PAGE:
Public concern over child abuse should inspire action on neglect

Posted by AfC Policy and campaigns / Monday 28 September 2015 / Child neglect

Concern over child abuse, and in particular child sexual exploitation, is an issue high up on the public agenda.

In many respects this is nothing new. The outcry of public shock regarding the murder of the Victoria Climbie, the death of Peter Connolly, and further back, over the Cleveland scandal, gave urgency to Government action which significantly shifted the national landscape.  

The Child Protection Taskforce announced by the Prime Minister earlier this year is the latest example of the Government responding to public concern, this time in response to the systemic failure of several agencies to protect girls and young women from sexual exploitation in places like Rotherham, Rochdale and Oxfordshire.

Considering that, on the surface at least, these were sharp end child protection failures, the focus on abuse and exploitation is understandable. Yet a question for Action for Children is whether Government responses over the years have given anywhere near enough weight to the impact of child neglect.

This is an issue that affects 1.5 million children. It is the most prevalent form of child harm in the UK. Yet typically neglect flies under the radar of a child protection system that is more focussed on responding to identifiable incidents of specific physical harm or abuse. Though the consequences are ultimately often severe, evidence of parents neglecting their children can be difficult to piece together. All too frequently hesitation and doubt will hinder a decisive, early response for children.

Despite this evidence is growing that neglect is linked to other forms of abuse, including child sexual exploitation, while it features in over 60 per cent of serious case reviews. We also know that it can hinder a child's development and have a long-term impact on wellbeing. Difficulties in building resilience and relationships are just some of the consequences young people face if we fail to tackle neglect early on.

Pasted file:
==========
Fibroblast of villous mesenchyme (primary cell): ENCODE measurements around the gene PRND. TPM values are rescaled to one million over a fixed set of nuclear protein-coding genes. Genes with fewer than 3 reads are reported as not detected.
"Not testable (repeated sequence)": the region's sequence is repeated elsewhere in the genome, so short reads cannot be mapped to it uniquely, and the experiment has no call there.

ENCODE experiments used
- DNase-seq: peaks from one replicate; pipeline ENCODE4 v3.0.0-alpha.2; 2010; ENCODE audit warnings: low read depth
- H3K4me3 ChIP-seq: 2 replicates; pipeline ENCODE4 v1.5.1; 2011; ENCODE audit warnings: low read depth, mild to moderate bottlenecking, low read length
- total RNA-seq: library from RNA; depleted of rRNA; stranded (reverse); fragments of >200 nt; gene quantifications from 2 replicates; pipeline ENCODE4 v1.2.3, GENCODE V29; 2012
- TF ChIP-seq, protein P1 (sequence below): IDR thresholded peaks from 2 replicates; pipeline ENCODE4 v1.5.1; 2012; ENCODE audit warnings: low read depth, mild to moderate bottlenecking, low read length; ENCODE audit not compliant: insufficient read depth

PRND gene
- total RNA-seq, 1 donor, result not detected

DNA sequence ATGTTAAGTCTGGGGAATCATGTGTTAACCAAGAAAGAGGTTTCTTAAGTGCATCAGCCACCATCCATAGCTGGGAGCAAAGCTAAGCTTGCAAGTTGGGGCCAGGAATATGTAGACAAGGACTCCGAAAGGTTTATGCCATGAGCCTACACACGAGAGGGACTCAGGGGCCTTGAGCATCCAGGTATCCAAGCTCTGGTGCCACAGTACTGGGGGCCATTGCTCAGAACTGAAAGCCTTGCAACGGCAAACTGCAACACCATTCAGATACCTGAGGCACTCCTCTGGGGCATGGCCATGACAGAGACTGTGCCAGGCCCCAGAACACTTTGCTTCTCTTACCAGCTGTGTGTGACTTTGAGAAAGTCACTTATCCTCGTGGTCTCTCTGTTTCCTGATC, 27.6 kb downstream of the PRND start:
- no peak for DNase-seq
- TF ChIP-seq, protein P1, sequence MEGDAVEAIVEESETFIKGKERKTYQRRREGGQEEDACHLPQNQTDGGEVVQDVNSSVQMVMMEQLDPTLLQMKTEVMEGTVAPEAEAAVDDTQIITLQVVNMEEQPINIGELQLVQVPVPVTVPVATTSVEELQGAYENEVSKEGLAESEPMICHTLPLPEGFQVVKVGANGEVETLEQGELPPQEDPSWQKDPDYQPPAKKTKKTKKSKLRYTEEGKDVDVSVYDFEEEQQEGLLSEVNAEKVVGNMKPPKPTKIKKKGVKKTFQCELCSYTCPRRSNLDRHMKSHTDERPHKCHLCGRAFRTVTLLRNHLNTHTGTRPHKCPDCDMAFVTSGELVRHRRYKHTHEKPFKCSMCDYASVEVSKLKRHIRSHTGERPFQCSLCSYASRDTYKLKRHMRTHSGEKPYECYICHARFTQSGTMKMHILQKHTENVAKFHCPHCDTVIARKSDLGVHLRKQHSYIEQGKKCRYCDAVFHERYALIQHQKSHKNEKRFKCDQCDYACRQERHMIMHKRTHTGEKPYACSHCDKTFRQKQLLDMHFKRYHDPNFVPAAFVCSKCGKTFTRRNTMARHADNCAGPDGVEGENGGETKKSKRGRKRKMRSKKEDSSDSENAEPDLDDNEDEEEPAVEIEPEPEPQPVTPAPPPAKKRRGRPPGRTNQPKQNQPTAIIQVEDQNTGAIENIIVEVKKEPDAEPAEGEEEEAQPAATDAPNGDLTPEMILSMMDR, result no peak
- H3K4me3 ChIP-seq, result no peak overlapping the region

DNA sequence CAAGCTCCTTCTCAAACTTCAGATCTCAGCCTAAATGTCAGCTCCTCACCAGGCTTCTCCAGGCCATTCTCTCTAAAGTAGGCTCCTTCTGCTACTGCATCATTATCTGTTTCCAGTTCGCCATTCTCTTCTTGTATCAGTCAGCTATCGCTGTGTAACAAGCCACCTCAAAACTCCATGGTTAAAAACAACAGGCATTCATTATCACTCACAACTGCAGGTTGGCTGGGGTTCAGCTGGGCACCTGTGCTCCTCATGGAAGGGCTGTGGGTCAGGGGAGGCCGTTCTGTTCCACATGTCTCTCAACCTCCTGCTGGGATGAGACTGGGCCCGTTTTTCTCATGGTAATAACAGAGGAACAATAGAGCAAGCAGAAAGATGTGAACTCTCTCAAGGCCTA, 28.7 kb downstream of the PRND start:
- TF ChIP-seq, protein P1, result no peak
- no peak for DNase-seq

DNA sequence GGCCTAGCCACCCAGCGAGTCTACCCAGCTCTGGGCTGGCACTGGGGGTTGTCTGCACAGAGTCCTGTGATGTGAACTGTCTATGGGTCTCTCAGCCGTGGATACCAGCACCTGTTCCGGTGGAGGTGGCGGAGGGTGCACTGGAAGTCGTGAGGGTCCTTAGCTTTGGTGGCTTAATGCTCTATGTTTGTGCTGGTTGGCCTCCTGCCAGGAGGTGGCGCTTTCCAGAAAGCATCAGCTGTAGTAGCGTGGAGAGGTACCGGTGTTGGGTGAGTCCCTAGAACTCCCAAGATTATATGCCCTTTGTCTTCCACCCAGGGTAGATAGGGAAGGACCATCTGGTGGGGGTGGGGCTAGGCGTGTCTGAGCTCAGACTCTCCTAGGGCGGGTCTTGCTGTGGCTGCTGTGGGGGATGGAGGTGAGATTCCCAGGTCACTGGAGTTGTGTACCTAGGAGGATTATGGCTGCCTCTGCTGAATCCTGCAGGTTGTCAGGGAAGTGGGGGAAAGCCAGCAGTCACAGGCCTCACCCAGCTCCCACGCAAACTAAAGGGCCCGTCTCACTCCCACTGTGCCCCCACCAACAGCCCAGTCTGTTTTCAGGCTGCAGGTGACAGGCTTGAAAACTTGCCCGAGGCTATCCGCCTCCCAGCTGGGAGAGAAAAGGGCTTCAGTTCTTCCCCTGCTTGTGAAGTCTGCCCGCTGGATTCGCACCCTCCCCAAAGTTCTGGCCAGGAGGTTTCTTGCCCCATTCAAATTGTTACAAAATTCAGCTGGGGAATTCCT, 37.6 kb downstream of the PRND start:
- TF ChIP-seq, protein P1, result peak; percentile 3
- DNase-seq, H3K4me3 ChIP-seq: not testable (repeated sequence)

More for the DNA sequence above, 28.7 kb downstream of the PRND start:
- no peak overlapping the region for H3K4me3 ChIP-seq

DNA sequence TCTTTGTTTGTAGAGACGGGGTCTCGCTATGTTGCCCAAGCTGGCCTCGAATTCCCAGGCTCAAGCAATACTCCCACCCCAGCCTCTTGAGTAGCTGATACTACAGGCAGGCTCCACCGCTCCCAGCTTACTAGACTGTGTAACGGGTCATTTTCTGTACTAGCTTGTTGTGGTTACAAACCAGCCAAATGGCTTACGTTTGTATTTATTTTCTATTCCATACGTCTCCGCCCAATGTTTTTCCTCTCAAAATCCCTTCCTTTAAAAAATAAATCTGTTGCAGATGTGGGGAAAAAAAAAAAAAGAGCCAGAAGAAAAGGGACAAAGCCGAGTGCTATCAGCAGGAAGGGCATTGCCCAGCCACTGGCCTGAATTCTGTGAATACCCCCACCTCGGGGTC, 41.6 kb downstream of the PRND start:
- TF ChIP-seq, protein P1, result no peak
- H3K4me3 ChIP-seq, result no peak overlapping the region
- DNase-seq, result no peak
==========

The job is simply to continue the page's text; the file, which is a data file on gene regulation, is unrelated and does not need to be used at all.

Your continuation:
We believe this failure warrants urgent action. Even with the best of intentions, Governments past and present have been culpable of focussing too much on symptoms and not enough on causes. More of the same will simply not do.

Many professionals agree. They are the ones on the frontline coping with the pressures of inaction. We know from our research that as many as a third of them feel powerless to act when it comes to responding to the needs of children they suspect of suffering neglect. Both social workers and police officers cite a lack of services as the most common barrier. More than one in four social workers also struggle with a lack of resources.  

Action for Children believes that if we as a society are going to better get to grips with the harms caused to children then a radical new direction is required. Children are having to endure needless suffering before professionals are given the green light to act. 

We have therefore set out neglect as one of our main strategic priorities. We have already identified the scale of our problem through our neglect reports. Now we must find the solution. The Child Protection Taskforce offers an invaluable opportunity to confront this head on. Drawing in expertise from right across Government, with the right focus Home Office Ministers can with Education Ministers begin to piece together the kind of coherent response to neglect so many children across the country rightly deserve.  

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